I am a big fan of much of the BLM lands in Utah, Colorado, and New Mexico because of their proximity to where I live. But the entire west has so much BLM land, so you can always find a great place. I dare mention Valley of the Gods as a great stop over on many of my trips because it’s been discovered, and not the quaint place it used to be. It’s use has gone way up, with abuse as well, and now we are seeing more and more rules there and use limitations.
Similarly, the same for the Hole in the Rock road near Escalante, Utah. A once little used place, has been discovered. But you can still find places nearby if you are willing to work for it.
Last year, I dug deep into an area I go to quite a bit. An area in some backcountry many visitors pass through to get from one place to another. I was wanting to go back and spend a few days digging in and getting to know it in better detail. I studied a few different types of maps, Google earth topos and birds eye view, and found a little used legal road on BLM land. I wrote down the coordinates, and set out on a trip to get there. I traveled light that trip with out my camper, using just a topper as a camper setup. When I reached my destination, I was blown away! There was a numbered double track I’d be able to get my truck camper through if I wanted. No one had been there for a long time. It is now my favorite spot in that area. I will only share the exact location with people I trust will respect that land as I do. I’ll share a photo here, but most likely, you’ll never find this place. But these places are all over, away from the mainstream. Public BLM lands are my favorite.
So what I will say is, learn how to read maps, find cool places, do some research, get to them and discover what they have to offer. Many times you’ll find that hidden gem that others don’t want to work that hard for just lurking and waiting for social media to hand them the best places on a silver platter.” – Jim McCoy, 2003 Dodge 2500, 1990 Hallmark LaVeta
“Rabbit Valley is located off of I-70 at the Colorado/Utah Border. This is mainly a place for dirt biking, ATVing and mountain biking. There are easy places to camp close to the freeway on the south side.
If you are adventurous and have a very capable four-wheel drive pickup with a pop-up camper or small hard side, you can venture down to one of the campgrounds overlooking the Colorado River. This is a difficult road and should not be taken lightly!
We prefer to camp up on the bluff on the north side of the freeway, overlooking Rabbit Valley to the south. There are a couple of tight switchbacks on the well maintained road up, but it should be negotiable for most truck camper rigs.
There is not much to do on the top of the bluff except enjoy the view. You can ride ATVs and dirt bikes from there. Ground fires are not allowed in the Rabbit Valley area, so you must bring your own self-contained fire pit.” – Lee Nelson, 2015 Ford F350, 2015 Lance 1062
“We love to go to Twin Lakes in Washington State in the spring or fall. The summer can be too hot with too many ticks and rattlesnakes for us. As a matter of fact, once all this snow melts away we will make another trip back to Twin Lakes.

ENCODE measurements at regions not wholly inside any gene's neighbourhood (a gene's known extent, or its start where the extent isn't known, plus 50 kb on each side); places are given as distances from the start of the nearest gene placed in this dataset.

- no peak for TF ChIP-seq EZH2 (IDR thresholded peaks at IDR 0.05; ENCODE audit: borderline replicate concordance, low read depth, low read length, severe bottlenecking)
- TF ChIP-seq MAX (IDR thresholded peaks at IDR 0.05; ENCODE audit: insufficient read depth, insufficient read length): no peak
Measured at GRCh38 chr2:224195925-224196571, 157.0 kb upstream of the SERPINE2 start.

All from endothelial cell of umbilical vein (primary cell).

There are the lakes to fish, but we like to just kayak, hike miles of trails, and enjoy the complete solitude. What is not to like?
Another resource we have here in Washington State for public lands is DNR lands. DNR lands require a paid Discovery Pass to access them. A Discovery Pass is good for one year from date of purchase.
We camp at a DNR site that’s only four miles from our house; Dragoon Creek. Dragoon Creek is open only during the summer, but you can walk in to hike around during the off season. It’s very close, but it’s still feels like you are far enough away from it all.
Link to DNR : www.dnr.wa.gov/go
Discovery Pass link: www.discoverpass.wa.gov” – Rich Bain, 2004 Dodge 3500, 2010 Adventurer 810
“A recent find I’ll share is Hickison Petroglyph Recreation Area in Nevada, just off Highway 50. It has a campground, hiking, and petroglyphs! There’s more information on Wikipedia.” – Dave Scobie, 2016 Toyota Tundra, 2015 Outfitter Caribou Lite 6.5
“I go to Piedras Blancas Light Station. There are many California state and county parks in the area that offer camping. The closest being San Simeon State Park near the town of San Simeon about seven miles south of the light station on California Highway 1. You can tour the light station, but you will need to read the sign at the entrance regarding tour availability.
Depending on the time of year, you will see hundreds (thousands if you go December through March) of elephant seals. The seals have chosen the beaches near San Simeon have their pups and breed. The seals expanded to this area from Ano Nuevo State Park island in 1990. Another day site you should include while camping in the area is to visit Hurst’s Castle at San Simeon State Beach.
It goes without saying that the drive heading north of the light station is one of the most spectacular drives you will ever encounter.” – Bill Gahafer, 2004 Ford F450, 2013 Lance 1181